Sunday, January 03, 2010

Sermon on Matthew 2:1-12, for Epiphany, "Come and Worship!"

Now after Jesus was born in Bethlehem of Judea in the days of Herod the king, behold, wise men from the east came to Jerusalem, saying, “Where is he who has been born king of the Jews? For we saw his star when it rose and have come to worship him.” When Herod the king heard this, he was troubled, and all Jerusalem with him; and assembling all the chief priests and scribes of the people, he inquired of them where the Christ was to be born. They told him, “In Bethlehem of Judea, for so it is written by the prophet:

“‘And you, O Bethlehem, in the land of Judah,
are by no means least among the rulers of Judah;
for from you shall come a ruler
who will shepherd my people Israel.’”

Then Herod summoned the wise men secretly and ascertained from them what time the star had appeared. And he sent them to Bethlehem, saying, “Go and search diligently for the child, and when you have found him, bring me word, that I too may come and worship him.” After listening to the king, they went on their way. And behold, the star that they had seen when it rose went before them until it came to rest over the place where the child was. When they saw the star, they rejoiced exceedingly with great joy. And going into the house they saw the child with Mary his mother, and they fell down and worshiped him. Then, opening their treasures, they offered him gifts, gold and frankincense and myrrh. And being warned in a dream not to return to Herod, they departed to their own country by another way.

In the Name of the Father, and of the Son, and of the Holy Spirit, Amen. We observe Epiphany today, which traditionally falls on January 6th, the 12th day after Christmas. As we do, we end our Christmas celebrations and begin the season of Epiphany which emphasizes Jesus’ revelation as God and man. The word epiphany means to reveal or make known. Throughout these coming weeks of Epiphany we’ll focus on how God revealed Himself in human flesh as Jesus. We begin this Epiphany season with the invitation to come and worship Jesus with the Magi who first came from afar to worship their infant King. Grace, mercy, and peace to you from God our Father and from our Lord and Savior Jesus Christ. Amen.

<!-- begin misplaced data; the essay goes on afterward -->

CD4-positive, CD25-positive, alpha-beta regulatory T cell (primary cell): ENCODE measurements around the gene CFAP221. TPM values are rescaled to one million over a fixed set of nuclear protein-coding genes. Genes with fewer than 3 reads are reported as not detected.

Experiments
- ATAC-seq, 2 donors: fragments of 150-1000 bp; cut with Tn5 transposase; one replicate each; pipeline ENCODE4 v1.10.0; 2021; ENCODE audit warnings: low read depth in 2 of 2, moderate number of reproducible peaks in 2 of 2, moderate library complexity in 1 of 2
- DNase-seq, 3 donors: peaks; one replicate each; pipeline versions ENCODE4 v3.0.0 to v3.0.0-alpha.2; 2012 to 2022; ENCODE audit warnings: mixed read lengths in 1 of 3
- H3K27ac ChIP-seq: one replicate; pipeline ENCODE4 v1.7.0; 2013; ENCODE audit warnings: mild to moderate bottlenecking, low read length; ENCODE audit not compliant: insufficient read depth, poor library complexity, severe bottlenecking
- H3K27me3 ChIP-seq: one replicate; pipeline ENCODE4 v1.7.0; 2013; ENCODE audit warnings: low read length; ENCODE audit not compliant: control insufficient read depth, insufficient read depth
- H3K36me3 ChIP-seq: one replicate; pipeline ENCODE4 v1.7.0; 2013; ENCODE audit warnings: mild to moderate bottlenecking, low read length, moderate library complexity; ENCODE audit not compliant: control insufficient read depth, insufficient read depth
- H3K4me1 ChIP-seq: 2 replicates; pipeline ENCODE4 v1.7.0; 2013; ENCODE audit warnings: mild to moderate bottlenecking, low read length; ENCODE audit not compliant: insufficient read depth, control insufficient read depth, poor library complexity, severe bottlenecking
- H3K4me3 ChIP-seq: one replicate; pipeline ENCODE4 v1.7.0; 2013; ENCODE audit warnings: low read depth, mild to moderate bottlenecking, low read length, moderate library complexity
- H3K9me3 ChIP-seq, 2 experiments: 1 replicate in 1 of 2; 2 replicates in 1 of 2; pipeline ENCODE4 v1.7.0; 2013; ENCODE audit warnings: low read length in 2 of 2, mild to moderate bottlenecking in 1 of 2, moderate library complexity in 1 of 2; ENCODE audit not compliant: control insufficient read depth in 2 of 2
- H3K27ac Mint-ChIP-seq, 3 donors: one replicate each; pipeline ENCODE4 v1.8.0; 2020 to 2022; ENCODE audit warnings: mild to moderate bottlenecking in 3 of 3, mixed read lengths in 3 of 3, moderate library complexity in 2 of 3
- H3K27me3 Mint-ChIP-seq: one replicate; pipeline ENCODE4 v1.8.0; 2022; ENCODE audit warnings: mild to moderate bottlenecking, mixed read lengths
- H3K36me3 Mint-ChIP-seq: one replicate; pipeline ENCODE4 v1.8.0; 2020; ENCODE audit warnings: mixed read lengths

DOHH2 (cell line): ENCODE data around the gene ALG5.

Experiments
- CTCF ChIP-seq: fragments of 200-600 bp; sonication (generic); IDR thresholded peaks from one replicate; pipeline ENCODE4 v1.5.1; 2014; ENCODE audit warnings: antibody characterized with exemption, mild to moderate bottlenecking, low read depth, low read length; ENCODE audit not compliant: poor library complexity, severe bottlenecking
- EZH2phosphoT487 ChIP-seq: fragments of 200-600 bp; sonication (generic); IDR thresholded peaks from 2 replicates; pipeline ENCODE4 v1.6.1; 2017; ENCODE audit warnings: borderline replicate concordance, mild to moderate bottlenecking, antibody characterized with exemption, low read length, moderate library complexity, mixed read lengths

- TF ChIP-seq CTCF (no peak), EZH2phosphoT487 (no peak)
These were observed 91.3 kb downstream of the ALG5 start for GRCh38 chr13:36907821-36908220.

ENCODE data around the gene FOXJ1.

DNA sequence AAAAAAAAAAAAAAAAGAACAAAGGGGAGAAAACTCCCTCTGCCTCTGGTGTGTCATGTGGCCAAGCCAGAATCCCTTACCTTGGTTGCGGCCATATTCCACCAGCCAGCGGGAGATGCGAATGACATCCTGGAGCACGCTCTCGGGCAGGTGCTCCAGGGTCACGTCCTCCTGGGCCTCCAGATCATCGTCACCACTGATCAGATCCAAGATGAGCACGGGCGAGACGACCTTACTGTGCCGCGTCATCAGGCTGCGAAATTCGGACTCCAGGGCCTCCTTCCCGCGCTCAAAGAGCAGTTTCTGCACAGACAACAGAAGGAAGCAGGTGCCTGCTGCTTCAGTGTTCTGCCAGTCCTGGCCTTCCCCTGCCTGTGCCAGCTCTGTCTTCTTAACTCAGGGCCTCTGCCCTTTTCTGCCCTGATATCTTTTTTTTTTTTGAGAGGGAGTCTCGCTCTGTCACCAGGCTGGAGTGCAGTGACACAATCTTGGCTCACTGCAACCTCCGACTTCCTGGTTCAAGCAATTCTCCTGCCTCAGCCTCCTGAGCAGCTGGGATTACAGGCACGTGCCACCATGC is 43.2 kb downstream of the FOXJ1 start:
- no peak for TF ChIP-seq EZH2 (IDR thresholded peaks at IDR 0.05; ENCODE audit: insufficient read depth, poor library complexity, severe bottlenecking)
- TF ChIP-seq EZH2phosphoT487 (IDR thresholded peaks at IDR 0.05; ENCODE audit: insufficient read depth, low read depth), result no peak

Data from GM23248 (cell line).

Come and worship Jesus! Though it may sound like a common invitation—there’s nothing ordinary or common about coming to worship Jesus, our King. The Magi or Wise Men who traveled from the East came without invitation or promise of what they would find, but they came searching for the honor of worshipping this child who had been born King of the Jews. How did they know to connect the star to Jesus’ birth? What did they expect to find? What reason did they as strangers and Gentiles have to believe that they would be welcomed at His birth? There are many fascinating questions we’d like to know about these Magi, but even the gospel writer Matthew gave no more specific information than that they were from “the east.” It’s usually thought that they came from Babylon or Persia because the word “magi” was used in Persia to describe royal astrologers or advisors. Also, people from there would have been in contact with the exiled Jews taken to Babylon and Persia as prisoners of war. Perhaps there they heard or read the Hebrew scriptures, like Numbers 24:17 that prophesied the star of Jacob: “I see him, but not now; I behold him, but not near: a star shall come out of Jacob, and a scepter shall rise out of Israel; it shall crush the forehead of Moab and break down all the sons of Sheth.”

Whether they knew directly this prophecy of a star and a ruler coming from Israel, or whether they simply knew that the Jews were expecting a Messiah whose birth would be heralded by a star—they knew that they had arrived at a momentous occasion. It’s highly doubtful that these magi went on delegations to visit the birth of all foreign-born royalty in distant lands. Even more since no one announced this birth that happened in a backward corner of a small occupied state in the Roman Empire. Apparently they didn’t have the whole Old Testament scriptures at their disposal, especially since they didn’t know Micah’s prophecy that the birth would happen in Bethlehem. So they naturally assumed to go to the capital city of Jerusalem and speak to King Herod, the present king.